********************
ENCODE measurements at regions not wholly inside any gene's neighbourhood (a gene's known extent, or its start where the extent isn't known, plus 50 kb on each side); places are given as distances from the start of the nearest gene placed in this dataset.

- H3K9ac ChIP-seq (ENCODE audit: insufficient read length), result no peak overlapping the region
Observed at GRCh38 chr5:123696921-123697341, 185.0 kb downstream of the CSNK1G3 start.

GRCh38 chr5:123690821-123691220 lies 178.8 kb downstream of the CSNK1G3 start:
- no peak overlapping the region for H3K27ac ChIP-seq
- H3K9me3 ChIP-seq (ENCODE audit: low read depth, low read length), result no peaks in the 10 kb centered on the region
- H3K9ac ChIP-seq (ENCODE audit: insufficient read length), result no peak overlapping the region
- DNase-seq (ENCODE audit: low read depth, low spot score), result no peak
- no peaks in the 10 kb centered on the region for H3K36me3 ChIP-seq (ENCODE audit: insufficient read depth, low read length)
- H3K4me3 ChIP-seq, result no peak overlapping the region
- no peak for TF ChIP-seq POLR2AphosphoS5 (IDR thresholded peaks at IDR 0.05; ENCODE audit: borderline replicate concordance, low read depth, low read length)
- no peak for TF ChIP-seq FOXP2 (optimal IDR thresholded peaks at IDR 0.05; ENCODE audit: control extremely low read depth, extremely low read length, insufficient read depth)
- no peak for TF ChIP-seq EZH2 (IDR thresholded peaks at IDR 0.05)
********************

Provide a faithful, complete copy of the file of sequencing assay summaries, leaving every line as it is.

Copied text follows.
ENCODE measurements at regions not wholly inside any gene's neighbourhood (a gene's known extent, or its start where the extent isn't known, plus 50 kb on each side); places are given as distances from the start of the nearest gene placed in this dataset.

- H3K9ac ChIP-seq (ENCODE audit: insufficient read length), result no peak overlapping the region
Observed at GRCh38 chr5:123696921-123697341, 185.0 kb downstream of the CSNK1G3 start.

GRCh38 chr5:123690821-123691220 lies 178.8 kb downstream of the CSNK1G3 start:
- no peak overlapping the region for H3K27ac ChIP-seq
- H3K9me3 ChIP-seq (ENCODE audit: low read depth, low read length), result no peaks in the 10 kb centered on the region
- H3K9ac ChIP-seq (ENCODE audit: insufficient read length), result no peak overlapping the region
- DNase-seq (ENCODE audit: low read depth, low spot score), result no peak
- no peaks in the 10 kb centered on the region for H3K36me3 ChIP-seq (ENCODE audit: insufficient read depth, low read length)
- H3K4me3 ChIP-seq, result no peak overlapping the region
- no peak for TF ChIP-seq POLR2AphosphoS5 (IDR thresholded peaks at IDR 0.05; ENCODE audit: borderline replicate concordance, low read depth, low read length)
- no peak for TF ChIP-seq FOXP2 (optimal IDR thresholded peaks at IDR 0.05; ENCODE audit: control extremely low read depth, extremely low read length, insufficient read depth)
- no peak for TF ChIP-seq EZH2 (IDR thresholded peaks at IDR 0.05)